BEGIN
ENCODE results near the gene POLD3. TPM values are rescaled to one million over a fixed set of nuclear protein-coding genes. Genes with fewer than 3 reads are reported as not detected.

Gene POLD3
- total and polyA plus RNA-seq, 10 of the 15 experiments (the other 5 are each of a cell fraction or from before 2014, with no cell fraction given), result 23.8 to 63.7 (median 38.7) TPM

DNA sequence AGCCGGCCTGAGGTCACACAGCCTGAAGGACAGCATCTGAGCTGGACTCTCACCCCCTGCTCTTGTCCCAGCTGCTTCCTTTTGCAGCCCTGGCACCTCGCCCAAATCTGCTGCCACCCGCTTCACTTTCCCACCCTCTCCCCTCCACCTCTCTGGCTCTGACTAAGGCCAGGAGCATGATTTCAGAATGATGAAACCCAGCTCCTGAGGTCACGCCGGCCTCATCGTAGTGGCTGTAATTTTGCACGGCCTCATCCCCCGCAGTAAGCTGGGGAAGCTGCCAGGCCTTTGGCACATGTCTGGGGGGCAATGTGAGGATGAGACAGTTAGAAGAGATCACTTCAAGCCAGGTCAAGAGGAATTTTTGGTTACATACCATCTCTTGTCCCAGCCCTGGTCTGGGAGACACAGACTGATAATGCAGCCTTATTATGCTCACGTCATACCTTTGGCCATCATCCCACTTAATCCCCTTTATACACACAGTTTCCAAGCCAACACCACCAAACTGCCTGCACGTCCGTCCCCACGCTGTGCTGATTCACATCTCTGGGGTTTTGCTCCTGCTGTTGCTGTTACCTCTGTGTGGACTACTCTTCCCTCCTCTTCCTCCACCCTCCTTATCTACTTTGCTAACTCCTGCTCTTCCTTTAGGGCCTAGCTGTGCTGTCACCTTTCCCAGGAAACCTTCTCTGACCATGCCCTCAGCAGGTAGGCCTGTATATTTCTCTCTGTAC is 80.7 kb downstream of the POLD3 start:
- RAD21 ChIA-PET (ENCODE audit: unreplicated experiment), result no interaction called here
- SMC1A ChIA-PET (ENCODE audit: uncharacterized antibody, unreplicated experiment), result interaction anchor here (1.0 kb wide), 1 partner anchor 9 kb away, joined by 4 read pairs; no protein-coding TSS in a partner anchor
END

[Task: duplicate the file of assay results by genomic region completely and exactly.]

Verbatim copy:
ENCODE results near the gene POLD3. TPM values are rescaled to one million over a fixed set of nuclear protein-coding genes. Genes with fewer than 3 reads are reported as not detected.

Gene POLD3
- total and polyA plus RNA-seq, 10 of the 15 experiments (the other 5 are each of a cell fraction or from before 2014, with no cell fraction given), result 23.8 to 63.7 (median 38.7) TPM

DNA sequence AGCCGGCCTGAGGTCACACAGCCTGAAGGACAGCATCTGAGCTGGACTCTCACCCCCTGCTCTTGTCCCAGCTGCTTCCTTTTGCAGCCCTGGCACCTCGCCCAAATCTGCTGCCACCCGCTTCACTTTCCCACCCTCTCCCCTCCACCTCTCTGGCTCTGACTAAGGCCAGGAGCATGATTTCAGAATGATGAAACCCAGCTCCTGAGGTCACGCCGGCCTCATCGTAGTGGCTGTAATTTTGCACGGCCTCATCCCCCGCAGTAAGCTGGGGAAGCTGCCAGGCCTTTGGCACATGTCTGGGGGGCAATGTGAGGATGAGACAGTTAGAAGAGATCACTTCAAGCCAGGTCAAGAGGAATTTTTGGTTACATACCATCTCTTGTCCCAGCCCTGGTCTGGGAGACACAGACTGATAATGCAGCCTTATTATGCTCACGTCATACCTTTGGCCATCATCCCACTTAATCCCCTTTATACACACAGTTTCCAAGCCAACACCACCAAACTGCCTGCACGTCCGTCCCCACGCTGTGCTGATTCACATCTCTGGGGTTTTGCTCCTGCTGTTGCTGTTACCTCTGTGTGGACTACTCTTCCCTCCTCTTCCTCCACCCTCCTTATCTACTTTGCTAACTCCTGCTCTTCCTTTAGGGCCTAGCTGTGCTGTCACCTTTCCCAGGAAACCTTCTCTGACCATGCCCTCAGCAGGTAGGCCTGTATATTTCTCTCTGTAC is 80.7 kb downstream of the POLD3 start:
- RAD21 ChIA-PET (ENCODE audit: unreplicated experiment), result no interaction called here
- SMC1A ChIA-PET (ENCODE audit: uncharacterized antibody, unreplicated experiment), result interaction anchor here (1.0 kb wide), 1 partner anchor 9 kb away, joined by 4 read pairs; no protein-coding TSS in a partner anchor